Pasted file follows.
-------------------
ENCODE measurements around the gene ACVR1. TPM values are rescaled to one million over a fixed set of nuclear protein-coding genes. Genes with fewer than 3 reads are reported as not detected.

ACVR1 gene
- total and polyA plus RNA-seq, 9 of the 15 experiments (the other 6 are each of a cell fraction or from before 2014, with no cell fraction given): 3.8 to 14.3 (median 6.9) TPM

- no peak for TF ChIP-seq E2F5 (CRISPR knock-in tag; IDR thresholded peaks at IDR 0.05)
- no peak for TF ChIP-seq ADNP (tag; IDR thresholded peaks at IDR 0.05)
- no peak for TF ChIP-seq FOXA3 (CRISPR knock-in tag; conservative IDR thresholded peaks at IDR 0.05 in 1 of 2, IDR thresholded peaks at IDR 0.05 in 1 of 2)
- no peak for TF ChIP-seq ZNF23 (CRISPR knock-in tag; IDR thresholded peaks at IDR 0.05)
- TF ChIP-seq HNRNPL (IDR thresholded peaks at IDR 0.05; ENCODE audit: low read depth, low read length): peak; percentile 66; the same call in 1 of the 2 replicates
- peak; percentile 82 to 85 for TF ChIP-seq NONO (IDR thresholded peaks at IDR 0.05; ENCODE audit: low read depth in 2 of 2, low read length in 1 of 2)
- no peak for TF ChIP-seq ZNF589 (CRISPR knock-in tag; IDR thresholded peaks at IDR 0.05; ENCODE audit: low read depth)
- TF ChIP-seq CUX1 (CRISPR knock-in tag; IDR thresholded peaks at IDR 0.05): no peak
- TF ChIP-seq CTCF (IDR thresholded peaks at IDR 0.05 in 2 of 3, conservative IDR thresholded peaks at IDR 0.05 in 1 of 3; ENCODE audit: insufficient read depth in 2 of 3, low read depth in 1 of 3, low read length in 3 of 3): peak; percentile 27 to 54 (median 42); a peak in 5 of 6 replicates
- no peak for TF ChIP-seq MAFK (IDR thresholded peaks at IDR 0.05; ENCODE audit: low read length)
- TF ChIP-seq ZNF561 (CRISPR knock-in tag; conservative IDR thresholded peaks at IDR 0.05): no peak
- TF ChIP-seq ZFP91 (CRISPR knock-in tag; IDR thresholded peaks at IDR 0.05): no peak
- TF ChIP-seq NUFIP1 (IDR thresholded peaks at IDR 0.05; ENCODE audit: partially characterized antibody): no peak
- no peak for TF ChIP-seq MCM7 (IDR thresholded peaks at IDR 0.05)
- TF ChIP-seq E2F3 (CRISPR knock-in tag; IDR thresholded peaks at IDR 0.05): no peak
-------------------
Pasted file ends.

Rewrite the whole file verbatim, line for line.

ENCODE measurements around the gene ACVR1. TPM values are rescaled to one million over a fixed set of nuclear protein-coding genes. Genes with fewer than 3 reads are reported as not detected.

ACVR1 gene
- total and polyA plus RNA-seq, 9 of the 15 experiments (the other 6 are each of a cell fraction or from before 2014, with no cell fraction given): 3.8 to 14.3 (median 6.9) TPM

- no peak for TF ChIP-seq E2F5 (CRISPR knock-in tag; IDR thresholded peaks at IDR 0.05)
- no peak for TF ChIP-seq ADNP (tag; IDR thresholded peaks at IDR 0.05)
- no peak for TF ChIP-seq FOXA3 (CRISPR knock-in tag; conservative IDR thresholded peaks at IDR 0.05 in 1 of 2, IDR thresholded peaks at IDR 0.05 in 1 of 2)
- no peak for TF ChIP-seq ZNF23 (CRISPR knock-in tag; IDR thresholded peaks at IDR 0.05)
- TF ChIP-seq HNRNPL (IDR thresholded peaks at IDR 0.05; ENCODE audit: low read depth, low read length): peak; percentile 66; the same call in 1 of the 2 replicates
- peak; percentile 82 to 85 for TF ChIP-seq NONO (IDR thresholded peaks at IDR 0.05; ENCODE audit: low read depth in 2 of 2, low read length in 1 of 2)
- no peak for TF ChIP-seq ZNF589 (CRISPR knock-in tag; IDR thresholded peaks at IDR 0.05; ENCODE audit: low read depth)
- TF ChIP-seq CUX1 (CRISPR knock-in tag; IDR thresholded peaks at IDR 0.05): no peak
- TF ChIP-seq CTCF (IDR thresholded peaks at IDR 0.05 in 2 of 3, conservative IDR thresholded peaks at IDR 0.05 in 1 of 3; ENCODE audit: insufficient read depth in 2 of 3, low read depth in 1 of 3, low read length in 3 of 3): peak; percentile 27 to 54 (median 42); a peak in 5 of 6 replicates
- no peak for TF ChIP-seq MAFK (IDR thresholded peaks at IDR 0.05; ENCODE audit: low read length)
- TF ChIP-seq ZNF561 (CRISPR knock-in tag; conservative IDR thresholded peaks at IDR 0.05): no peak
- TF ChIP-seq ZFP91 (CRISPR knock-in tag; IDR thresholded peaks at IDR 0.05): no peak
- TF ChIP-seq NUFIP1 (IDR thresholded peaks at IDR 0.05; ENCODE audit: partially characterized antibody): no peak
- no peak for TF ChIP-seq MCM7 (IDR thresholded peaks at IDR 0.05)
- TF ChIP-seq E2F3 (CRISPR knock-in tag; IDR thresholded peaks at IDR 0.05): no peak